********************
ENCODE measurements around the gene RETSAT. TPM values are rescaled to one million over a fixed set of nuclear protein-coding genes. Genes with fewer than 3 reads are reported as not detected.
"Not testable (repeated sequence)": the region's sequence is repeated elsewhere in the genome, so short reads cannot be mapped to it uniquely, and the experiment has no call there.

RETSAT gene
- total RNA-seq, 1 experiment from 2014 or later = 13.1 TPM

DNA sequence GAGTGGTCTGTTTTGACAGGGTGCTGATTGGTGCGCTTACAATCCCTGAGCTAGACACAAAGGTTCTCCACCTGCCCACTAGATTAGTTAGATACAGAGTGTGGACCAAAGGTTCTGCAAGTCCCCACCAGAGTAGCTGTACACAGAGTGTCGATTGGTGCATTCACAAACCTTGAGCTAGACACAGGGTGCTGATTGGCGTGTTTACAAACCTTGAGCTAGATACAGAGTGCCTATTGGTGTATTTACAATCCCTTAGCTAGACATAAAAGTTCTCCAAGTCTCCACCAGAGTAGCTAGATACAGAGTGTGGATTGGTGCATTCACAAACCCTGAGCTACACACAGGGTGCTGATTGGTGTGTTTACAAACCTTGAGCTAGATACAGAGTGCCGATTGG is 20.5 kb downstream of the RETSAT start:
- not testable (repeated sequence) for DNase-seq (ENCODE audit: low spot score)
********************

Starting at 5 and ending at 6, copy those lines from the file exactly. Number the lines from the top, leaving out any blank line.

DNA sequence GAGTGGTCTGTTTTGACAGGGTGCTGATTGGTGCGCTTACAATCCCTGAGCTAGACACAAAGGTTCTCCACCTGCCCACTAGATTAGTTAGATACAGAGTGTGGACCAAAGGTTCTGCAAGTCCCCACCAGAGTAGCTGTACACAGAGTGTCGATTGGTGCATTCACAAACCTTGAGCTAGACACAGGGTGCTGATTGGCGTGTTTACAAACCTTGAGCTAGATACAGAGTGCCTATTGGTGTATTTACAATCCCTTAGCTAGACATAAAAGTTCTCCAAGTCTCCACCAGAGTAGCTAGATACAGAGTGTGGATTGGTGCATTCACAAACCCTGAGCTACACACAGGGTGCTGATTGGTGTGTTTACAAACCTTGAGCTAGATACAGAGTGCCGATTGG is 20.5 kb downstream of the RETSAT start:
- not testable (repeated sequence) for DNase-seq (ENCODE audit: low spot score)